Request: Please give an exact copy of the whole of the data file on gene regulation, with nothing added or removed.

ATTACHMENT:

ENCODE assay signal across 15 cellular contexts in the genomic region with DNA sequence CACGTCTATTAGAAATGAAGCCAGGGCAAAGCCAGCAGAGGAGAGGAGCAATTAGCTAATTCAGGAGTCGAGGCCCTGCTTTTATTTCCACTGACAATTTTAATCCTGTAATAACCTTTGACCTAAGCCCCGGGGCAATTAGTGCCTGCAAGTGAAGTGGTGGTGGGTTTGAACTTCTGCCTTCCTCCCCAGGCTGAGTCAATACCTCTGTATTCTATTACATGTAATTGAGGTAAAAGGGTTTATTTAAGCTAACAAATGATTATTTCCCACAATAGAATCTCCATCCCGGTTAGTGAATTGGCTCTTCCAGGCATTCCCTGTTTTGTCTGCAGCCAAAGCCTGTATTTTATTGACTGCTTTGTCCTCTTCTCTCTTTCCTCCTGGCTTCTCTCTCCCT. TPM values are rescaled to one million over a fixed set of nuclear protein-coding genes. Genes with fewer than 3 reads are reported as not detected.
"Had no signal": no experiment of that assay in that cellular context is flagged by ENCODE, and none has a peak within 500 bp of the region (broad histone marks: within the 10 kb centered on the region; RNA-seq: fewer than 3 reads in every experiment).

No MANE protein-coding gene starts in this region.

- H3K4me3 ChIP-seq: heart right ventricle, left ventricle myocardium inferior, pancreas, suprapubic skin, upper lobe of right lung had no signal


ENCODE assay signal across 15 cellular contexts in the genomic region with DNA sequence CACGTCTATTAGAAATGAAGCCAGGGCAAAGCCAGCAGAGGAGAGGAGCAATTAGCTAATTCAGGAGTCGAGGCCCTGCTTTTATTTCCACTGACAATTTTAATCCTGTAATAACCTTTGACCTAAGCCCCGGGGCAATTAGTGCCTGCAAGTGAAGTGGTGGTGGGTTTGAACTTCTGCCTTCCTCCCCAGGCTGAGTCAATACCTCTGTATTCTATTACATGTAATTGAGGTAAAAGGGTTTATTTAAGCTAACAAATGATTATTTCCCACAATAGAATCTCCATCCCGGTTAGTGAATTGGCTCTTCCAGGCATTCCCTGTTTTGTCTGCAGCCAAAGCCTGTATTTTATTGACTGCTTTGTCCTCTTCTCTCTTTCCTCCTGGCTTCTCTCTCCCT. TPM values are rescaled to one million over a fixed set of nuclear protein-coding genes. Genes with fewer than 3 reads are reported as not detected.
"Had no signal": no experiment of that assay in that cellular context is flagged by ENCODE, and none has a peak within 500 bp of the region (broad histone marks: within the 10 kb centered on the region; RNA-seq: fewer than 3 reads in every experiment).

No MANE protein-coding gene starts in this region.

- H3K4me3 ChIP-seq: heart right ventricle, left ventricle myocardium inferior, pancreas, suprapubic skin, upper lobe of right lung had no signal